Exploring Japan: Prefecture and Regions of Japan

temple in front of body of water

Step into Japan’s vibrant mosaic, where every corner reveals a new facet of its rich tapestry. Spread across eight distinct regions, from the snow-capped peaks of Hokkaido to the warm, inviting shores of Okinawa, this nation is a testament to the harmonious blend of deep-rooted tradition and the pulse of contemporary life.

Here, ancient temples stand in the shadow of towering skyscrapers, and tranquil gardens offer respite in bustling city centers. Whether you’re savoring the quiet beauty of the Japanese Alps or navigating the electrifying streets of Tokyo, Japan invites you to explore its myriad landscapes, each echoing stories of the past while whispering promises of the future.

Prepare to be captivated by the contrasts and continuity that make Japan not just a destination, but a journey through time itself, offering an endless array of discoveries for every traveler.

Let’s get started!

Key Takeaways:

  • Japan’s geography spans from the snow-laden landscapes of Hokkaido in the north to the tropical beaches of Okinawa in the south, offering a rich variety of climates and natural beauty. This diversity provides various activities and experiences, from skiing in Niseko to beach vacations in Okinawa.
  • Regions like Kansai, home to Kyoto and Nara, are cradles of Japanese civilization, hosting an abundance of historical sites such as temples, shrines, and castles. These areas serve as living museums, offering deep insights into Japan’s rich heritage and traditions.
  • Each of Japan’s regions boasts its own unique culinary traditions, reflecting the local agriculture, climate, and historical influences. From Hokkaido’s fresh seafood to Okinawa’s tropical flavors, Japan’s diverse cuisine invites a culinary journey as much as a geographical one.
  • Japan exemplifies the seamless blend of ancient traditions with cutting-edge modernity. Cities like Tokyo and Osaka showcase this juxtaposition, where futuristic technology and architecture exist alongside traditional tea houses and temples, reflecting the country’s deep reverence for its past while boldly looking to the future.

The Regions of Japan

Japan’s regions offer a unique blend of traditions, landscapes, and attractions waiting to be discovered.

1. Hokkaido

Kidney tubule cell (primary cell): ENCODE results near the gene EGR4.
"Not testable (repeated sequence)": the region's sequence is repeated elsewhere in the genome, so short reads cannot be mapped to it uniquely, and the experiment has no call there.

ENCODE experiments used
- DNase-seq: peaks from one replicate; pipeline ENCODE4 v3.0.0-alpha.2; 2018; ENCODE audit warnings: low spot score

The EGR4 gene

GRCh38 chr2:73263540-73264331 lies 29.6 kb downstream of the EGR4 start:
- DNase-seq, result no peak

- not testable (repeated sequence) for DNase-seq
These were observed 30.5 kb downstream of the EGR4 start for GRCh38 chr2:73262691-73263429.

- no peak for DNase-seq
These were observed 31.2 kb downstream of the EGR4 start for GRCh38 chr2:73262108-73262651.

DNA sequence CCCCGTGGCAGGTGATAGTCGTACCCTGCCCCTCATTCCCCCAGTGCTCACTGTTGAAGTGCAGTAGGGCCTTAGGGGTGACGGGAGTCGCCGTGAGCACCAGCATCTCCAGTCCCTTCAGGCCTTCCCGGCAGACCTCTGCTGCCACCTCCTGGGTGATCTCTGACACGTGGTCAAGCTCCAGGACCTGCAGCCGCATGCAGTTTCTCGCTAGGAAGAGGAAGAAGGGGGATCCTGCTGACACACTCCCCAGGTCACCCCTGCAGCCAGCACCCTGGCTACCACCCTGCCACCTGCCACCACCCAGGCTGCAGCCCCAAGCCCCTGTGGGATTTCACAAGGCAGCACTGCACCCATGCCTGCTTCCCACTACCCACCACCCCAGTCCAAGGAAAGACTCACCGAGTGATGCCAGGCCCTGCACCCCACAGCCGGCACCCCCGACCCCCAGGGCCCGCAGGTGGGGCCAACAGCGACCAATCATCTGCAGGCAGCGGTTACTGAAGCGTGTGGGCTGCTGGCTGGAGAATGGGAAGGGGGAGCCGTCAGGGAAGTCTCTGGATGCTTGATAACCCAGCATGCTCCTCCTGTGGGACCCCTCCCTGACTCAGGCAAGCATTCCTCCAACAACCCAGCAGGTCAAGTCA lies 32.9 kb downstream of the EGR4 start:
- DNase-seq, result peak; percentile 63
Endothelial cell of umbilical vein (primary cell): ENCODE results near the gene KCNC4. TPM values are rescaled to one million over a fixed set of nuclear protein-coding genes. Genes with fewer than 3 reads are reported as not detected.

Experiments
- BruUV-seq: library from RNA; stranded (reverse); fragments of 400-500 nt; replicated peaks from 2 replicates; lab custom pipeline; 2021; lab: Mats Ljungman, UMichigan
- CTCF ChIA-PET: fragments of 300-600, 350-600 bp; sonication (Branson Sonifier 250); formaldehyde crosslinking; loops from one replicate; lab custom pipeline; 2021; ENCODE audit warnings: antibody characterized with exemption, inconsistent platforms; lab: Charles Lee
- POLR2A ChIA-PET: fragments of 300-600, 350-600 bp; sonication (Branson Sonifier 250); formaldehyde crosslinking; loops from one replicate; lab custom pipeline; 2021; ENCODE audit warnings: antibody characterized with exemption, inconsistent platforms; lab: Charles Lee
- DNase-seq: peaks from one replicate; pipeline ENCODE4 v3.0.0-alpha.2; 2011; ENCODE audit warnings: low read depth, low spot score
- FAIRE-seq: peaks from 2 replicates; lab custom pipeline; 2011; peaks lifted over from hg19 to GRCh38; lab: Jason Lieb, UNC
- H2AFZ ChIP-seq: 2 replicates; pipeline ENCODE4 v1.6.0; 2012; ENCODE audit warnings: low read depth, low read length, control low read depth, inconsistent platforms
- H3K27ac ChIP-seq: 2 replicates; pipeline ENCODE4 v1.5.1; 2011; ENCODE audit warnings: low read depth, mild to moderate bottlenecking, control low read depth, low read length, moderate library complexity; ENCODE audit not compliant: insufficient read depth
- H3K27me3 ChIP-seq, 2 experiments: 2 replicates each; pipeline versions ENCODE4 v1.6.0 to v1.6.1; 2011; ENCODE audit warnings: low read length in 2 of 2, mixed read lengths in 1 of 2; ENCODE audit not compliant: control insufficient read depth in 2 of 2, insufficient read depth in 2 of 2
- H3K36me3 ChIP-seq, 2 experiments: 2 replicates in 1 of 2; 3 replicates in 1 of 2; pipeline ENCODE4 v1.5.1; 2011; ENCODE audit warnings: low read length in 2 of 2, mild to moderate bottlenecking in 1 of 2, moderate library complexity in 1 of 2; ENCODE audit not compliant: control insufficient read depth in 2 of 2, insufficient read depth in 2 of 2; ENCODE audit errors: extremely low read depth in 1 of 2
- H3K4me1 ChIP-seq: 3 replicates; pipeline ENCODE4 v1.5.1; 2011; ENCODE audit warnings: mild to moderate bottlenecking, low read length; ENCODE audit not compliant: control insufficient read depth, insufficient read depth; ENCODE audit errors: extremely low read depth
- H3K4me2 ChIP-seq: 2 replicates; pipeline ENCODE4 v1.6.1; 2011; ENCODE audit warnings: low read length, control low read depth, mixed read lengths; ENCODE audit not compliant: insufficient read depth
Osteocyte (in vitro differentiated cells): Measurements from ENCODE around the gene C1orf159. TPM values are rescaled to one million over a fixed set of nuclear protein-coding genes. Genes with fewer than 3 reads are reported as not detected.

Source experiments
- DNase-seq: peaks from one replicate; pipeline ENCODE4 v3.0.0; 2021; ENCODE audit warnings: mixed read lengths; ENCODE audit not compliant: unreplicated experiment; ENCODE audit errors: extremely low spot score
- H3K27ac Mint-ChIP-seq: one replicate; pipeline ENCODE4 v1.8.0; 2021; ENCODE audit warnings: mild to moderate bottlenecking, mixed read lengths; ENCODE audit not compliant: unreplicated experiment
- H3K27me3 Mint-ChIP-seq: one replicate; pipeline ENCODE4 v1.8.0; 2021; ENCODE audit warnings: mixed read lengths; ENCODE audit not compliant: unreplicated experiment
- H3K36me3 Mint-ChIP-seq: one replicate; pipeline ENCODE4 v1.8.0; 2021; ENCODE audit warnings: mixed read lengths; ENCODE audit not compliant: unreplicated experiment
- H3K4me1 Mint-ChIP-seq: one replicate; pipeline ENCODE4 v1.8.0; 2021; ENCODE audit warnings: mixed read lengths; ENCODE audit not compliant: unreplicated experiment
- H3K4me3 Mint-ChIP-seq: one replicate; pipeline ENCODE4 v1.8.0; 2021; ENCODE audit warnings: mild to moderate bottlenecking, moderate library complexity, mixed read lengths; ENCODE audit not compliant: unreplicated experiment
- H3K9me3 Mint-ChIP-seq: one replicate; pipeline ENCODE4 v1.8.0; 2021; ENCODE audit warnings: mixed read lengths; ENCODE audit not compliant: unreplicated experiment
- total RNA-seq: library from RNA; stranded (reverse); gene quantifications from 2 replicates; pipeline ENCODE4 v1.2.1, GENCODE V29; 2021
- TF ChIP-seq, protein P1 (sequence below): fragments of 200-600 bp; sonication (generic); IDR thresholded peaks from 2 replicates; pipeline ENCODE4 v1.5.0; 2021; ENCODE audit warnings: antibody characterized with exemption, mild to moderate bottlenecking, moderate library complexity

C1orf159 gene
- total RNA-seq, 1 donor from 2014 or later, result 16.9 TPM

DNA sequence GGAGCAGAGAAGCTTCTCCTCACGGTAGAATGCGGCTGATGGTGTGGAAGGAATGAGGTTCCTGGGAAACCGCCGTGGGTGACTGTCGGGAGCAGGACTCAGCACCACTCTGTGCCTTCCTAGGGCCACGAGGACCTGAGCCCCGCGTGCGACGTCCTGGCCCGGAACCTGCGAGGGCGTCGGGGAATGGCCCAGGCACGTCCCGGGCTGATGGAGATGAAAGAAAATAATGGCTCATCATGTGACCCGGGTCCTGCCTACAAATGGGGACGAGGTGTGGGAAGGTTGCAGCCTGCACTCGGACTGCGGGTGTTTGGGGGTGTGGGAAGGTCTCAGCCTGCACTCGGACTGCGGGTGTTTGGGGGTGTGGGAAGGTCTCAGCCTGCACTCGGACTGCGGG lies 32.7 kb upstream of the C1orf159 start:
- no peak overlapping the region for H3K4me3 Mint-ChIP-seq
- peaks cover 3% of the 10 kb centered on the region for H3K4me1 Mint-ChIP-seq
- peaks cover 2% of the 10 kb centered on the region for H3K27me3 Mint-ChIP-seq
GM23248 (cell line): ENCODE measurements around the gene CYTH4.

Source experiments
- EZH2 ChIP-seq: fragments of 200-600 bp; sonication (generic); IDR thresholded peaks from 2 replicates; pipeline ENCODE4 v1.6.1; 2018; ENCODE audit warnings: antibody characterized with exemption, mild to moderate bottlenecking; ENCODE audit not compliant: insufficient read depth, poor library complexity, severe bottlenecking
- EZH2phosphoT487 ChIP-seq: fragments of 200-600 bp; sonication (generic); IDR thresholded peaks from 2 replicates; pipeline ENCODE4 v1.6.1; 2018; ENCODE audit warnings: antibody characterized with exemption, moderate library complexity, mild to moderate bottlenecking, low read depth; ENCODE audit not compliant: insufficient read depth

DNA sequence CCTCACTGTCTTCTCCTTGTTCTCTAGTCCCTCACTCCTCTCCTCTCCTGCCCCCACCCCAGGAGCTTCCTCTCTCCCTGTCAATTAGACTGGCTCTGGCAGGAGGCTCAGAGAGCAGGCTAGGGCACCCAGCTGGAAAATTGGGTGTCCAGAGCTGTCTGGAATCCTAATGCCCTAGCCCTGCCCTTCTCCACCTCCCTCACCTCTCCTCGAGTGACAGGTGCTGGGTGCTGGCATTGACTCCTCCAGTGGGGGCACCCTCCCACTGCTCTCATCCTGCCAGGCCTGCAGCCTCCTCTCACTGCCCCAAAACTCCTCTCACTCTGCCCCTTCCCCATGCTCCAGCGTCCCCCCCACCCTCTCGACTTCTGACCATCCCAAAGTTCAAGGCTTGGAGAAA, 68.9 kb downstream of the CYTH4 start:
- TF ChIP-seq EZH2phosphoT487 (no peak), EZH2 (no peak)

If you plan a trip to Hokkaido, you’ll be delighted to explore its famous food scene and stunning natural landscapes.

From the vibrant Sapporo to the picturesque Shikotsu-Toya National Park, Hokkaido offers an array of unique experiences that will captivate any traveler.


Famous For

Hokkaido, an island in Japan, is renowned for its stunning natural landscapes and delicious fresh seafood. Unlike the bustling cities of Tokyo, Kyoto, Osaka, and Hiroshima, Hokkaido offers a peaceful escape with its vast wilderness and picturesque scenery.

Its Chugoku region is famous for snow-capped mountains, hot springs, and the iconic Shiretoko National Park. Visitors flock to Hokkaido for outdoor adventures, wildlife spotting, and mouthwatering seafood delights.

Top 3 Places to Visit

When visiting the Hokkaido region, here are the top three famous places you should visit:

a. Sapporo City

Sapporo City

Sapporo, meaning “important river flowing through a plain” in the Ainu language, is the capital of Hokkaido and ranks Japan’s fifth-largest city. Despite its current stature, Sapporo had a humble beginning, with a population of just seven people in 1857

The city gained global recognition in 1972 when it hosted the Olympic Winter Games. Sapporo is renowned for its delicious ramen, distinct beer, and the annual snow festival held every February.

b. Niseko Snow Resort

Niseko Snow Resort

Niseko Ski Resort, Japan’s top snow destination, is situated in Hokkaido, approximately a 2.5-hour drive from Chitose Airport and the nearby city of Sapporo. Consisting of four interconnected ski resorts – Grand Hirafu, Hanazono, Niseko Village, and An’nupuri – Niseko is renowned for its consistent and high-quality powder snow throughout the winter season.

With an average snowfall of over 15 meters yearly, Niseko is celebrated for its expansive powder bowls, tree runs, and stunning views of Mt. Yotei.